Baker's Game

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Baker's Game
A Patience game
PySolFC-Bakers-Deal-No-2-Midst-of-Solving-by-fc-solve-with-gi-preset.png
A partially completed game of Baker's Game on PySolFC
Alternative namesBrain Jam
Named variantsFreeCell
FamilyFreecell
DeckSingle 52-card
See also Glossary of solitaire

Baker's Game is a patience or solitaire card game similar to FreeCell. It predates FreeCell, and differs from it only in the fact that sequences are built by suit, instead of by alternate color. This makes the game more difficult to complete successfully.

History[edit]

One of the oldest ancestors of Baker's Game is Eight Off. In the June 1968 edition of Scientific American, Martin Gardner described in his "Mathematical Games" column a game by C. L. Baker, that is now known as Baker's Game. Gardner wrote "The game was taught to Baker by his father, who in turn learned it from an Englishman during the 1920s".[1]

The description of Baker's Game in the "Mathematical Games" column inspired Paul Alfille to create FreeCell and he coded it for the PLATO educational computer system, which ended up becoming more popular than Baker's Game.[2]

Rules[edit]

(Adapted from the FreeCell's article Rules.)

Construction and layout:

  • One standard 52-card deck is used.
  • There are four open cells and four open foundations. (Some alternate rules use between one and ten cells.)
  • The entire deck is dealt out left to right into eight cascades, four of which comprise seven cards and four of which comprise six. (Some alternate rules will use between four and ten cascades.)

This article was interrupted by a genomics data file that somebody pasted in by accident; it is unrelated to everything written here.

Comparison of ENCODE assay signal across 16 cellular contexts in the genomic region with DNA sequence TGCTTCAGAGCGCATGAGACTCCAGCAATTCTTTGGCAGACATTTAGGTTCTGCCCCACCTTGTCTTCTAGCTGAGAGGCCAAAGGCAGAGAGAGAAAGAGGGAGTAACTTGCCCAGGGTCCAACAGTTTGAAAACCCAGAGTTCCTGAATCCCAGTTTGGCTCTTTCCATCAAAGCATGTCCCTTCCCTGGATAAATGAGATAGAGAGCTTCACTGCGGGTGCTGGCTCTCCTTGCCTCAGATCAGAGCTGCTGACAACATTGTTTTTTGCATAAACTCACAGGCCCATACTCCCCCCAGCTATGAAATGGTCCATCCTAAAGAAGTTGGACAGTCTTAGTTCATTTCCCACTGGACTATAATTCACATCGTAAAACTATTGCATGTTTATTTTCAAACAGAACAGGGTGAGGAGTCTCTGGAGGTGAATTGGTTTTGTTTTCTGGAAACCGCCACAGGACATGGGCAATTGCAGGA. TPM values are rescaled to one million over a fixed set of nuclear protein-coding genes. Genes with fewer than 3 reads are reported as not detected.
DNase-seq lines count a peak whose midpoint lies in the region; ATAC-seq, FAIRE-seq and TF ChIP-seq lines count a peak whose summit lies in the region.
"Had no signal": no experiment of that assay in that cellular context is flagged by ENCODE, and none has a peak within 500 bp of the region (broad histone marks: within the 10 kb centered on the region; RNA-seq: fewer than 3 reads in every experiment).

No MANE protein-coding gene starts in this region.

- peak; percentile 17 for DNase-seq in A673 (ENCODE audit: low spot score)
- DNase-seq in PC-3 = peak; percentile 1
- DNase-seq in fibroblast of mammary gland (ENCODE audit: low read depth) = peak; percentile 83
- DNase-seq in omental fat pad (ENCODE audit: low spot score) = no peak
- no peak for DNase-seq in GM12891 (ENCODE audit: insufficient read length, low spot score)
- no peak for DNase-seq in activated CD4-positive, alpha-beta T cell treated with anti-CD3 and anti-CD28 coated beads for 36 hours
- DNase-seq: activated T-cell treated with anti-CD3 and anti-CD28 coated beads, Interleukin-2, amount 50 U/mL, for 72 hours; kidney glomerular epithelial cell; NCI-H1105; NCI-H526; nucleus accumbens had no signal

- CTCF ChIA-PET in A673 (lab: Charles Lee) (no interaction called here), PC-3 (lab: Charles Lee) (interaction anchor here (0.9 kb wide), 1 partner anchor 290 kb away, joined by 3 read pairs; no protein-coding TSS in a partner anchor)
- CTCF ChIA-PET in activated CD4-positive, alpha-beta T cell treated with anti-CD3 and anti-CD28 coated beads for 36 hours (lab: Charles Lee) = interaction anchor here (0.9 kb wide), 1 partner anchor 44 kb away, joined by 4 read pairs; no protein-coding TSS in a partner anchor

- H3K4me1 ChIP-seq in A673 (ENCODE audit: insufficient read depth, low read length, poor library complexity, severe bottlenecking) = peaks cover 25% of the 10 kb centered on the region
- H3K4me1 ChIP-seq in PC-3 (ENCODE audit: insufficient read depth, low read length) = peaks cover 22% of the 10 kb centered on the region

Building during play:

  • The top card of each cascade begins a tableau.
  • Tableau must be built down by the same suit.
  • Foundations are built up by suit.

Moves:

  • Any cell card or top card of any cascade may be moved to build on a tableau, or moved to an empty cell, an empty cascade, or its foundation (to make the game harder, only put kings on an empty cascade spot).
  • Complete or partial tableaus may be moved to build on existing tableaus, or moved to empty cascades, by recursively placing and removing cards through intermediate locations. While computer implementations often show this motion, players using physical decks typically move the tableau at once.

Victory:

  • The game is won after all cards are moved in ascending number by suit to their foundation piles.

Variant: To make the game even more difficult, allow only kings to be placed on an empty tableau spot.

Statistics[edit]

Freecell Solver, a solver for some variants of Patience game, including Baker's Game,[3] was run on the first 10 million deals of Baker's Game with 4 reserve cells based on the Microsoft FreeCell deals, in order to collect statistics.[4] The solver was run using a preset that guarantees an accurate verdict. Out of the 10 million deals, 7,431,962 were solvable (making for an average win rate of 74.3%), and the average number of moves required to solve was 107.5 moves (unoptimized).

See also[edit]

References[edit]

  1. ^ Gardner, Martin (June 1968). "Mathematical Games". Scientific American. Vol. 218 no. 6. p. 114.
  2. ^ Kaye, Ellen (October 17, 2002). "One Down, 31,999 to Go: Surrendering to a Solitary Obsession". New York Times.
  3. ^ "Freecell Solver's features list".
  4. ^ "fc-solve-discuss : Message: "Solving Statistics for the first 10 Million MS-Freecell-like Baker's Game Deals"". Archived from the original on 2012-07-15.